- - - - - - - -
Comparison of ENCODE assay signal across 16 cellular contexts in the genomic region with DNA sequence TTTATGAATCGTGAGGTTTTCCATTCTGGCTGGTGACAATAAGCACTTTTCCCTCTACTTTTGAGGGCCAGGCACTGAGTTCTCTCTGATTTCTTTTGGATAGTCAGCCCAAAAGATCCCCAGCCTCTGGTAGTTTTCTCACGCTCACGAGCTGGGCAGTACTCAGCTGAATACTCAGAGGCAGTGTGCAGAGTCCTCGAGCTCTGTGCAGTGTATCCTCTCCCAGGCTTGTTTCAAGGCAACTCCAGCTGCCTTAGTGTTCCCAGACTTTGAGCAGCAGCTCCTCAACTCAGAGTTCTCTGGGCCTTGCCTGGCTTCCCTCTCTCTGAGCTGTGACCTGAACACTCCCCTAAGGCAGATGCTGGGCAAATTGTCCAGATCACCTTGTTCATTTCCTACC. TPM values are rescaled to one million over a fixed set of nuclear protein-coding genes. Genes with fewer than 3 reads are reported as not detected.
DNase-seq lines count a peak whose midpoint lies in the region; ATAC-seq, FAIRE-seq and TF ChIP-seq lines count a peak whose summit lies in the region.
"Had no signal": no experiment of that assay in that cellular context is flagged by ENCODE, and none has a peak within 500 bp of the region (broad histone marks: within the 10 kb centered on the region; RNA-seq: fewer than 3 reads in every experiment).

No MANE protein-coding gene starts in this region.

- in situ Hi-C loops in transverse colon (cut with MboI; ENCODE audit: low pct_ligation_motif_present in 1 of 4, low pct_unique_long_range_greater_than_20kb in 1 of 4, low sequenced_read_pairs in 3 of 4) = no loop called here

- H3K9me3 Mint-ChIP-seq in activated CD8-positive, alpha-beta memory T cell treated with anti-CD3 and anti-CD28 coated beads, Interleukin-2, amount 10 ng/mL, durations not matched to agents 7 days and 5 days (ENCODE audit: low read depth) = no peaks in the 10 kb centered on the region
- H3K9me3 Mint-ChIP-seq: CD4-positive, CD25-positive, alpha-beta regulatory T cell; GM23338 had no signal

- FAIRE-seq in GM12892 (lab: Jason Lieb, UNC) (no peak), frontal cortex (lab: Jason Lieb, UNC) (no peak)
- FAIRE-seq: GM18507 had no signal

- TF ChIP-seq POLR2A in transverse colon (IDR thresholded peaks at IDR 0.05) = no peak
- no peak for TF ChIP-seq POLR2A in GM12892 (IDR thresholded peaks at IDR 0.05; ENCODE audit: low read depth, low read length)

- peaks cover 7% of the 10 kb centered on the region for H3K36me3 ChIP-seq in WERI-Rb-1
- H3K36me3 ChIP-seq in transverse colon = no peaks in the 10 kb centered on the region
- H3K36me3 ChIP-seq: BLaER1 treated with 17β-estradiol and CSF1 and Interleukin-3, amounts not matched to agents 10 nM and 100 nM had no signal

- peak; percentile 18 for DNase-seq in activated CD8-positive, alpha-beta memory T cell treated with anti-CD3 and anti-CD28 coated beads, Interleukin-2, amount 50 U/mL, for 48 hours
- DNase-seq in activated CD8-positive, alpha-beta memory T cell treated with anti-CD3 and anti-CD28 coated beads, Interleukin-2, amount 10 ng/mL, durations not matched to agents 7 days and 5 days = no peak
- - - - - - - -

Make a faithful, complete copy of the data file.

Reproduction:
Comparison of ENCODE assay signal across 16 cellular contexts in the genomic region with DNA sequence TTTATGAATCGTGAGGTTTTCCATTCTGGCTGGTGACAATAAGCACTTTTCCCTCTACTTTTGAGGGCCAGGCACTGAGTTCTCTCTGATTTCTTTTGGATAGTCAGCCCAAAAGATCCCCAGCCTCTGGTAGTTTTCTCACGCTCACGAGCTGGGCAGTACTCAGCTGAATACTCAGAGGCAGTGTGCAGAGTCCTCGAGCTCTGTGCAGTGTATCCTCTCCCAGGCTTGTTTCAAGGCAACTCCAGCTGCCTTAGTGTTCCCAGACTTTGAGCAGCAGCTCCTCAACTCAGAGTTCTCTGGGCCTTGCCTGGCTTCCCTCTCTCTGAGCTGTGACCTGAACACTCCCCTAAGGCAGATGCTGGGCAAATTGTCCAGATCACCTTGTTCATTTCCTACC. TPM values are rescaled to one million over a fixed set of nuclear protein-coding genes. Genes with fewer than 3 reads are reported as not detected.
DNase-seq lines count a peak whose midpoint lies in the region; ATAC-seq, FAIRE-seq and TF ChIP-seq lines count a peak whose summit lies in the region.
"Had no signal": no experiment of that assay in that cellular context is flagged by ENCODE, and none has a peak within 500 bp of the region (broad histone marks: within the 10 kb centered on the region; RNA-seq: fewer than 3 reads in every experiment).

No MANE protein-coding gene starts in this region.

- in situ Hi-C loops in transverse colon (cut with MboI; ENCODE audit: low pct_ligation_motif_present in 1 of 4, low pct_unique_long_range_greater_than_20kb in 1 of 4, low sequenced_read_pairs in 3 of 4) = no loop called here

- H3K9me3 Mint-ChIP-seq in activated CD8-positive, alpha-beta memory T cell treated with anti-CD3 and anti-CD28 coated beads, Interleukin-2, amount 10 ng/mL, durations not matched to agents 7 days and 5 days (ENCODE audit: low read depth) = no peaks in the 10 kb centered on the region
- H3K9me3 Mint-ChIP-seq: CD4-positive, CD25-positive, alpha-beta regulatory T cell; GM23338 had no signal

- FAIRE-seq in GM12892 (lab: Jason Lieb, UNC) (no peak), frontal cortex (lab: Jason Lieb, UNC) (no peak)
- FAIRE-seq: GM18507 had no signal

- TF ChIP-seq POLR2A in transverse colon (IDR thresholded peaks at IDR 0.05) = no peak
- no peak for TF ChIP-seq POLR2A in GM12892 (IDR thresholded peaks at IDR 0.05; ENCODE audit: low read depth, low read length)

- peaks cover 7% of the 10 kb centered on the region for H3K36me3 ChIP-seq in WERI-Rb-1
- H3K36me3 ChIP-seq in transverse colon = no peaks in the 10 kb centered on the region
- H3K36me3 ChIP-seq: BLaER1 treated with 17β-estradiol and CSF1 and Interleukin-3, amounts not matched to agents 10 nM and 100 nM had no signal

- peak; percentile 18 for DNase-seq in activated CD8-positive, alpha-beta memory T cell treated with anti-CD3 and anti-CD28 coated beads, Interleukin-2, amount 50 U/mL, for 48 hours
- DNase-seq in activated CD8-positive, alpha-beta memory T cell treated with anti-CD3 and anti-CD28 coated beads, Interleukin-2, amount 10 ng/mL, durations not matched to agents 7 days and 5 days = no peak